On The Trail Of The Most Massive Galaxy Clusters In The Observable Universe

Project Details


Galaxy clusters are enormous reservoirs of galaxies, hot gas and mysterious 'dark' matter. The hot gas produces a signal at millimeter wavelengths. The most massive clusters produce the strongest signals. Such signals can be detected from clusters anywhere in the universe. The team used millimeter observations from a space mission to identify massive cluster candidates. They will obtain follow-up observations to confirm the cluster identifications. The clusters will be used to test models of how structures form in the universe. They will also be used to constrain cosmological parameters. Senior team members will train junior team members. The team will develop material in Spanish and present it in Spanish in Illinois schools. The team will also engage with underrepresented minorities in South Africa. The team will conduct follow-up observations of candidate galaxy clusters discovered through the Sunyaev-Zeldovich (SZ) effect. Their extensive imaging and spectroscopy with ground-based facilities will yield confirmed clusters. These are expected to be at high redshift and have high SZ-determined masses. The team will use the clusters to (1) test the Lambda Cold Dark Matter model for structure formation in the universe and (2) improve constraints on cosmological parameters from galaxy cluster counts.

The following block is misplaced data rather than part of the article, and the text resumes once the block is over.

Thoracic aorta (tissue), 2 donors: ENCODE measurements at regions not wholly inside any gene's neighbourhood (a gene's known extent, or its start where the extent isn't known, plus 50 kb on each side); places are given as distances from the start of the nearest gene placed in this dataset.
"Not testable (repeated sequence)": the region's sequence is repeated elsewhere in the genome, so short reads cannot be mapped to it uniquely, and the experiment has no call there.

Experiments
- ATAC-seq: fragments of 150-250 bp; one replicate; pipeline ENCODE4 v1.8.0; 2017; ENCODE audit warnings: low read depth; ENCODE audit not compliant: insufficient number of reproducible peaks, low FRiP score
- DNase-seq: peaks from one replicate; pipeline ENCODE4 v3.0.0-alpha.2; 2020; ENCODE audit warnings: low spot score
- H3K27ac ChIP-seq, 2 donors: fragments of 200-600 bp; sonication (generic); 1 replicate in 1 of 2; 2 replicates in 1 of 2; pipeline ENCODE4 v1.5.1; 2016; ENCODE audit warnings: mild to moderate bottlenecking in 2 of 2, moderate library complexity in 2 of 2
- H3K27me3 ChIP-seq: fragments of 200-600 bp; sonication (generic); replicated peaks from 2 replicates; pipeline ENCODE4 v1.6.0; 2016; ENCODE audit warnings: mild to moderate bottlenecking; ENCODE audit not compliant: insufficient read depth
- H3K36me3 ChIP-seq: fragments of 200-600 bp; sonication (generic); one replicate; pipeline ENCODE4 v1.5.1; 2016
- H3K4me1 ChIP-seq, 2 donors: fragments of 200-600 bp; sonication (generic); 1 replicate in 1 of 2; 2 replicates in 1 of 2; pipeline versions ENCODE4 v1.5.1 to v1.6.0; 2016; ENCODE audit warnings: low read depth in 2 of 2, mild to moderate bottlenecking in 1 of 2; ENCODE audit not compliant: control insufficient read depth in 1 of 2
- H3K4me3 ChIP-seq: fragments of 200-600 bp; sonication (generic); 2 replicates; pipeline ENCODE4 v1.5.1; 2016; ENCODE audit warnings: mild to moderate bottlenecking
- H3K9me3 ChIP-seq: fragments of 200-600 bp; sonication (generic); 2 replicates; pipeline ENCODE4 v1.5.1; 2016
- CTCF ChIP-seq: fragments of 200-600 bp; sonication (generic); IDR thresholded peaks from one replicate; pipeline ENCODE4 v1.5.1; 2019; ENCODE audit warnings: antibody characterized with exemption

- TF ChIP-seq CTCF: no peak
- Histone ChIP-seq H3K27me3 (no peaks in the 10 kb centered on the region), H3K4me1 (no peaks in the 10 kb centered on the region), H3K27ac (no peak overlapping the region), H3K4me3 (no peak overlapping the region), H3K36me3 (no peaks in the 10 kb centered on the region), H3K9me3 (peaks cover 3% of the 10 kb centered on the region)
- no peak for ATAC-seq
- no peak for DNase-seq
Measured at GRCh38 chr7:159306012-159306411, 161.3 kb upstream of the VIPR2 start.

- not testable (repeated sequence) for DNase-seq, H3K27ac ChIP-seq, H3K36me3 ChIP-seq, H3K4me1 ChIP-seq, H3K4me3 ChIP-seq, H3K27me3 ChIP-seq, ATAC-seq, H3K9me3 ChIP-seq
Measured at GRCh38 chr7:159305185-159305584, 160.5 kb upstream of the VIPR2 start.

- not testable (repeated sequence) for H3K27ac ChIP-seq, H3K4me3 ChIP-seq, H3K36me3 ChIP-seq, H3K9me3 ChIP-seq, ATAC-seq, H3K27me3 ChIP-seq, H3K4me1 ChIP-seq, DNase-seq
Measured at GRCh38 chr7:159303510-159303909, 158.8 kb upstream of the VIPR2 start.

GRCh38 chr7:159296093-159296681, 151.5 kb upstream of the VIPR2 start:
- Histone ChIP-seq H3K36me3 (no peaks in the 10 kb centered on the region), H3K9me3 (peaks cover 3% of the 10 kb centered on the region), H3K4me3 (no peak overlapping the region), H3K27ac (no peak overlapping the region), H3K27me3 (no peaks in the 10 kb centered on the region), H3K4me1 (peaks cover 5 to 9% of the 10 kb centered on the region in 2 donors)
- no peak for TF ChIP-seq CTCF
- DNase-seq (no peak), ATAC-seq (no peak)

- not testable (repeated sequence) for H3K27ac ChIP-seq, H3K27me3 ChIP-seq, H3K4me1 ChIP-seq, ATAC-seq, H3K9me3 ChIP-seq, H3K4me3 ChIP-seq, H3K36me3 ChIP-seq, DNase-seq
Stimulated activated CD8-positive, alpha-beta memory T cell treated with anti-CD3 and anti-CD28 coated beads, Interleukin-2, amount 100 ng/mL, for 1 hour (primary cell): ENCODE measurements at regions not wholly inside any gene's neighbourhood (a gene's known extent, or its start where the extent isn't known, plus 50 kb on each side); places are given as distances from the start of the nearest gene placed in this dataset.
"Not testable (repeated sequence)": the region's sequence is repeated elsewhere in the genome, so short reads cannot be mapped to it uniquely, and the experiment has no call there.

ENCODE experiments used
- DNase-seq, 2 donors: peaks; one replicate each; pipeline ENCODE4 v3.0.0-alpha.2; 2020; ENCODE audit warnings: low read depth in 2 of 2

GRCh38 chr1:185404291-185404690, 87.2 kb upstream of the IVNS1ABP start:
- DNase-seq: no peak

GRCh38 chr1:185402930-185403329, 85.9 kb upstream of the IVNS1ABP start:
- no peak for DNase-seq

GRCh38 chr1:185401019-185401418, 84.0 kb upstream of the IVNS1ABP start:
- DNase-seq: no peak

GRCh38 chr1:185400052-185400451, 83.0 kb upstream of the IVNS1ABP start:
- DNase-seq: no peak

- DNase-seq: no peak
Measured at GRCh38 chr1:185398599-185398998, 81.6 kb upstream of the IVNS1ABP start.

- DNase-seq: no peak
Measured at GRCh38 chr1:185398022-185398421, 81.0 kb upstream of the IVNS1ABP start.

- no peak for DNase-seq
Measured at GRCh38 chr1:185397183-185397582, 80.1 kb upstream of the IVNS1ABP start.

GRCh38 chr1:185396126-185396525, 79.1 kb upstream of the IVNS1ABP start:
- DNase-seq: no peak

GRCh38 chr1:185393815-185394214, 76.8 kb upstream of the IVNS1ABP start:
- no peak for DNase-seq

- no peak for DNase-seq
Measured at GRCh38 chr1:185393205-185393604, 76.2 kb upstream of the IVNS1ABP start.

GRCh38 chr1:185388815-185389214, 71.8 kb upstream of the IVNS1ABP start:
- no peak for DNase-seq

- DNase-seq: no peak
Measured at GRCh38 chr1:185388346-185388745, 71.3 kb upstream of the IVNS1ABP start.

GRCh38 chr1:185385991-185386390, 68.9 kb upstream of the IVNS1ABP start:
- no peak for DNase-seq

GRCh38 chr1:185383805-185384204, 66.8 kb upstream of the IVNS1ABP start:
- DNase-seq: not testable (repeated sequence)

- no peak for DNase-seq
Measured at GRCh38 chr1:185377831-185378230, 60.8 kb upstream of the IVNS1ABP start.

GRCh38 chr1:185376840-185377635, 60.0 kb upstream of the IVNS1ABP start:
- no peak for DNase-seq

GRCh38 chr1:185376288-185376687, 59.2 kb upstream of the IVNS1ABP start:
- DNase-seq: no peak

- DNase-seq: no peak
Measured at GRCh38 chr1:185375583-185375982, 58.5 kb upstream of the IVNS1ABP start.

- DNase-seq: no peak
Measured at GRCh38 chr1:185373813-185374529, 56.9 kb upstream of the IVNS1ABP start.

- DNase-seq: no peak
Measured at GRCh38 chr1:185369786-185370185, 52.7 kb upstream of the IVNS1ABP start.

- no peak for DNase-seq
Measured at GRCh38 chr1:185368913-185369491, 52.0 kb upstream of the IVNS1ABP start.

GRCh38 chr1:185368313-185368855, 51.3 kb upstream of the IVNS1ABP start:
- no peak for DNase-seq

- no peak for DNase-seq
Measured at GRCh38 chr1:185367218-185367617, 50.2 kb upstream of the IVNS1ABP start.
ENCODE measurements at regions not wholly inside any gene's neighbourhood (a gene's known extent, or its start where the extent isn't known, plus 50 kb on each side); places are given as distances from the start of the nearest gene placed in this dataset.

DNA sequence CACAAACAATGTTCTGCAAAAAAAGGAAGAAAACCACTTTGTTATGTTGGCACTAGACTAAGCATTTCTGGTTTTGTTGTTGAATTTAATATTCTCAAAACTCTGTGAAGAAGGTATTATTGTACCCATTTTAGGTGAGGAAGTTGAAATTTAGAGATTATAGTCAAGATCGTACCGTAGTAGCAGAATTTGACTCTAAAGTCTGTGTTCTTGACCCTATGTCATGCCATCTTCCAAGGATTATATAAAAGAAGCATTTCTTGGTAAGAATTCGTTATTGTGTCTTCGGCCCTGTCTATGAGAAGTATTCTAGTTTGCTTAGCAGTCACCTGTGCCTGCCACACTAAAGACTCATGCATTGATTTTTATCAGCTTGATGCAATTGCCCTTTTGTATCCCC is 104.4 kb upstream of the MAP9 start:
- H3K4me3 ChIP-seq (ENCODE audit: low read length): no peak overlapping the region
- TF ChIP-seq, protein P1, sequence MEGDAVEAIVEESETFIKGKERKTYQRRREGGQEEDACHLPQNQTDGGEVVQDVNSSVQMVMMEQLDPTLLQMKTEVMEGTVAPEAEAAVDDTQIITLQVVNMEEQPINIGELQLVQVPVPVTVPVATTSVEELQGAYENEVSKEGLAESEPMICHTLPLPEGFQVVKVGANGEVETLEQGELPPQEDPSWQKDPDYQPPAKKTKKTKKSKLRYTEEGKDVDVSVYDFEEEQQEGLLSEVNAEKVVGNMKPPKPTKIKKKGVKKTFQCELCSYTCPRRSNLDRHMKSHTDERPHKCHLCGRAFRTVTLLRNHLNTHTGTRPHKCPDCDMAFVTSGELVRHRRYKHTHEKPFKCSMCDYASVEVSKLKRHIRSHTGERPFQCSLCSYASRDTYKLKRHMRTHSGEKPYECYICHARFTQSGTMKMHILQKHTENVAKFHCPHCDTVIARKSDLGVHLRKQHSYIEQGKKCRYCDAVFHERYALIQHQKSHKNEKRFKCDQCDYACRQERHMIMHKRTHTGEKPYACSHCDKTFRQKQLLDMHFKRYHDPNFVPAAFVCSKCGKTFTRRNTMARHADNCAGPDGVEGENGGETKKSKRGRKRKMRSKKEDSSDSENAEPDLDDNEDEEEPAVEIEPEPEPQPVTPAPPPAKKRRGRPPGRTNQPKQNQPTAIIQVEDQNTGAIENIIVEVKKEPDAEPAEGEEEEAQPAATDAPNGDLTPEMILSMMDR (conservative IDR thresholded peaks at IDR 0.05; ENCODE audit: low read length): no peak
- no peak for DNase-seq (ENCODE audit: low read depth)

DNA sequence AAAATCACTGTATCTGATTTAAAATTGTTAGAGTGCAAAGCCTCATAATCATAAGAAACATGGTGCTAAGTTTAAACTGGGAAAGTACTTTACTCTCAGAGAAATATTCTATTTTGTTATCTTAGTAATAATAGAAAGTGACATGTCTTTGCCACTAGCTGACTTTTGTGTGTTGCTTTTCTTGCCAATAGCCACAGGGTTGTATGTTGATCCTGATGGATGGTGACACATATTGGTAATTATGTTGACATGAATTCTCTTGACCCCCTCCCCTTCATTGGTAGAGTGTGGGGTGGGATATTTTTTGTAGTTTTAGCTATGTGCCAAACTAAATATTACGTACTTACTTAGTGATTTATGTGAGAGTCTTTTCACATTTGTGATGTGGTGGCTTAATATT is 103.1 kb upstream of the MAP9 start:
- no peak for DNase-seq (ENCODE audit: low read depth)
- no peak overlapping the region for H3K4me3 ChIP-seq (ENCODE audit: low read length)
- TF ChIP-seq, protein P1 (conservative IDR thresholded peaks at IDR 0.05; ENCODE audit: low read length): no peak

Effective start/end date9/1/168/31/19


  • National Science Foundation (NSF)

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